Pistons mailbag: Is Cade Cunningham the NBA’s rookie of the year?

Detroit News

Toronto — The season is winding down to the last five weeks or so, and already, some of the focus is turning to the offseason and the next stage of the rebuild. There’s still value in the last stretch of the season, with some decisions being made about how the roster will be reshaped and what exactly the young players will need to do to improve.

The Pistons have a solid core, but they’ll add to it in a very important offseason, with some flexibility in the salary cap and what looks to be a top-five draft pick. General manager Troy Weaver and his staff will have to figure some things out with the roster and how to push the team toward a growth year, with most of their key players in their second or third year in the league.

This week’s mailbag looks at some of the thoughts heading down the stretch and into the offseason.

Question. Why isn’t Cade running away with Rookie of the Year when the Pistons are 1-13 without him? He clearly impacts winning. — @DodaLu

Answer. Cade Cunningham is having an excellent rookie season, leading all first-year players in scoring, at 16.1 points entering Thursday’s game. Rookie of the Year is somewhat similar to the MVP discussion every year, with the opposing viewpoints of who’s the best rookie versus who helps his team the most.

Certainly, contributing to winning is going to factor into the voting, and the stat you mentioned is part of it. The Pistons also are going to have the worst record of the teams with rookie contenders. The frontrunners seem to be the Cavs’ Evan Mobley and the Raptors’ Scottie Barnes.

The Cavs are 36-26 and the Raptors are 34-27. That’ll play into a lot of the voters’ decisions, but it won’t be the only criterion. With about 20 games for each of them, the voting will go down to this last stretch.

Q. What are the developmental “next steps” for the young guys: Bey, Cunningham, Hayes, Stewart? What specific skills will they focus on this summer? — @troy_tweets

A. There are some steps forward that each has made this season, but there are many more to go. I don’t know what the Pistons have planned for each of them, but I’ll hazard a guess.

Bey will continue to work on ball-handling and finishing at the rim. He’s done a really good job of improving his counter-moves and getting to the spots he wants on the court. He’s said he likes to get in the weight room, so I’m sure that’ll be part of his regimen, too.

Cunningham will probably work more on his strength and fitness and being able to absorb contact. His turnovers probably have been his biggest issue, but that’s very fixable. The shooting has been fine, and the other skills are solid.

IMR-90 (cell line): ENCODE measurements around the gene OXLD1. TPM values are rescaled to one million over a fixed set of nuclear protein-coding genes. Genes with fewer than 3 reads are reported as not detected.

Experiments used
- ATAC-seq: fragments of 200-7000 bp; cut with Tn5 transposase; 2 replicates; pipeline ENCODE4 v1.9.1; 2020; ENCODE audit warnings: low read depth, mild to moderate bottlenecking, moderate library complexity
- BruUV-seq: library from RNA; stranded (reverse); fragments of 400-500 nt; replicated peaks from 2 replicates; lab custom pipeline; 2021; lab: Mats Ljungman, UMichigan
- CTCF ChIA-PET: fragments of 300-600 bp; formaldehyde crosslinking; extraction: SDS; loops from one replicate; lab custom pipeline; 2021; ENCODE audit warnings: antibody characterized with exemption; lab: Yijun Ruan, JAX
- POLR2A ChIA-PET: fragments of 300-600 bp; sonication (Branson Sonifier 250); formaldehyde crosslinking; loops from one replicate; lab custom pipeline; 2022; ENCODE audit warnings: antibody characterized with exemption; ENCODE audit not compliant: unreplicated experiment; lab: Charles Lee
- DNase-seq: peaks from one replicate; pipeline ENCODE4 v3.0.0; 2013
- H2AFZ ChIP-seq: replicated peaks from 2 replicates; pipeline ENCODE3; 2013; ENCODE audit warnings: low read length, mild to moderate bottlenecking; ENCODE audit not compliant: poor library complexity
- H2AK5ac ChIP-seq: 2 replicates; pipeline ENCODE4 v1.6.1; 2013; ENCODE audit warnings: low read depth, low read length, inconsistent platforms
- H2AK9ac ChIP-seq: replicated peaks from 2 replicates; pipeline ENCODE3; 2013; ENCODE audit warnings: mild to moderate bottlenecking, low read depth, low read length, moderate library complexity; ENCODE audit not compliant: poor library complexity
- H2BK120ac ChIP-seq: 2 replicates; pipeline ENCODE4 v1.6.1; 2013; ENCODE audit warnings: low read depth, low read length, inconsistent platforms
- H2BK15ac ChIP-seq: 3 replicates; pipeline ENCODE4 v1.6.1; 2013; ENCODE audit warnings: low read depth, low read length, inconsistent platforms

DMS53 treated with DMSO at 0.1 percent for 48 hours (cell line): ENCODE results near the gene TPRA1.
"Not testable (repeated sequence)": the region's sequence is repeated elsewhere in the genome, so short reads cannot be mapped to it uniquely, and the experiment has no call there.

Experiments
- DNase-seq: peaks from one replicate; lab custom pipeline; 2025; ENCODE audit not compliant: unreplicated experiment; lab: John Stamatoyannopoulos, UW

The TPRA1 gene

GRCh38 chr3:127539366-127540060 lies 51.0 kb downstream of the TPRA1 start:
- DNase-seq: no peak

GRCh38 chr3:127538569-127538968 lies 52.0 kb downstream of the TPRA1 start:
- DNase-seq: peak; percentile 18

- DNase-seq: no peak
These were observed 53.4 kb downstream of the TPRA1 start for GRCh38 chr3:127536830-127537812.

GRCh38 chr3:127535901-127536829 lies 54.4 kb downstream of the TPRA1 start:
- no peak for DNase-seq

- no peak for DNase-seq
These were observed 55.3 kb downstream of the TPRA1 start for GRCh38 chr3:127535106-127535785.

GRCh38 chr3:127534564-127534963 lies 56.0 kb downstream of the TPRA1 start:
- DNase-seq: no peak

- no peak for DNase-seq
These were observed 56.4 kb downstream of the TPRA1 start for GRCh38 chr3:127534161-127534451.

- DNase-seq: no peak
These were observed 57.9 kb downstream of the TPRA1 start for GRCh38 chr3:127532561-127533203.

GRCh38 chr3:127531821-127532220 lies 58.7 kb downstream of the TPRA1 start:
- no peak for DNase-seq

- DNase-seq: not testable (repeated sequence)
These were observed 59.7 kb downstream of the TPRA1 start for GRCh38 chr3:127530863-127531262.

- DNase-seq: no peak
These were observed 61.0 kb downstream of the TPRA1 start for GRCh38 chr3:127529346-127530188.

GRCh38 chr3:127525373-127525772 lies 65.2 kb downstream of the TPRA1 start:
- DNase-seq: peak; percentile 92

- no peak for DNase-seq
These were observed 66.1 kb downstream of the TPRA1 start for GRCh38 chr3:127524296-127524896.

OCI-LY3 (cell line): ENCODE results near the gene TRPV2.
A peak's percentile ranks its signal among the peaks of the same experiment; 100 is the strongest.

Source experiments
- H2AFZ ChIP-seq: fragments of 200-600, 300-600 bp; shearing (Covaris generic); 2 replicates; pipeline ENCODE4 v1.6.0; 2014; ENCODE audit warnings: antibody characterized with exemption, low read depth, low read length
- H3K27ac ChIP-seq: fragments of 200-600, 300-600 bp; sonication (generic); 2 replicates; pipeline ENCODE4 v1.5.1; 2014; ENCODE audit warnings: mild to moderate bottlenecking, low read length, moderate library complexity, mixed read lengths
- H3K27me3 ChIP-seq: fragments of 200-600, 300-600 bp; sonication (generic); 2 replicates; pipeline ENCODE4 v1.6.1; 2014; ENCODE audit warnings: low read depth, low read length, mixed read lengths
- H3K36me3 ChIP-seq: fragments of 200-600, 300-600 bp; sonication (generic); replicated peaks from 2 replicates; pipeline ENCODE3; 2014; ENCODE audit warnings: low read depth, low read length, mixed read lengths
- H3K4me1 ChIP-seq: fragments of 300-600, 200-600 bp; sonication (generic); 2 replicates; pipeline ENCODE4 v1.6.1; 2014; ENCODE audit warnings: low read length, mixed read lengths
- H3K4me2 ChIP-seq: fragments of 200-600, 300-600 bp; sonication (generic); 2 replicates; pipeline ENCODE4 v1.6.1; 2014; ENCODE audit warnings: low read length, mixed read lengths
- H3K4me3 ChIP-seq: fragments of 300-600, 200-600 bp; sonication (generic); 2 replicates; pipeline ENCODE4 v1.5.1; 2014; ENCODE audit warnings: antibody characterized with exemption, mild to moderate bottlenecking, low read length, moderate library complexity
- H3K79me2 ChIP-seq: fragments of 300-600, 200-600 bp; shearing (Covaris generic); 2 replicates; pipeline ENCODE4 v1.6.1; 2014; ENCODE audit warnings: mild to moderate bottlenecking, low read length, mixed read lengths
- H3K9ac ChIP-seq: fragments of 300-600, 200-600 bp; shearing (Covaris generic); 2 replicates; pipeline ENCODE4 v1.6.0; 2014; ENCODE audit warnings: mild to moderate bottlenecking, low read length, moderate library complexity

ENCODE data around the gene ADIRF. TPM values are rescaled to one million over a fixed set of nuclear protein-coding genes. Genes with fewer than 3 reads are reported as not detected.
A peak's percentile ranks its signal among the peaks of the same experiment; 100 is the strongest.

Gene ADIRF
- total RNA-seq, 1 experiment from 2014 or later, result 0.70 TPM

Stewart has improved his touch around the rim, and with his high intensity, he’s become much more effective in the paint, with putbacks and post-ups being a major part of his game. The path forward includes improving from the perimeter, not just the 3-point line. Stewart can create some havoc if he can drive to the rim, which may come later.

Q. Killian Hayes has the prototype size for an NBA player, especially at the PG position; is his problem mainly confidence or he’s still trying to figure ‘it’ out? Also, could he possibly be trade bait this coming offseason? — @MrAllCity

A. Hayes’ stature was one of the reasons the Pistons drafted him with the No. 7 overall pick. At 6-5, he is taller than most other point guards and on defensive switches, he can match up well with a wing, and there have been some instances where he’s held his own against a power forward or center for short spells.

Hayes is a gifted passer and defender, but the bigger issue is his scoring and consistency. Even in Europe, he wasn’t a go-to scorer, so it’s unreasonable to expect him to become that in the NBA so quickly. Figuring “it” out is going to take some time, and all players have a different epiphany moment — assuming they even figure it out.

I’ll default back to the idea Hayes has played just 76 games in his career, not even a full season. The key to his progression is going to be steady improvement, which can be something like 10 points and six assists per game. The plan seems to be that the Pistons would like to see Hayes shoot 1,000 3-pointers per day in the offseason to develop a better feel. That said, next season will be the one to make a better assessment of where he is in his development.

Pacers at Pistons

Tipoff: 7 p.m. Friday, Little Caesars Arena, Detroit

TV/radio: BSD-Extra/950

Outlook: The Pistons are in their best stretch of the season, and the Pacers (22-42) have won three of their last five games, after stumbling early in February. Tyrese Haliburton has posted 20.4 points and 9.6 assists in eight games since being traded from Sacramento.


Twitter: @detnewsRodBeard

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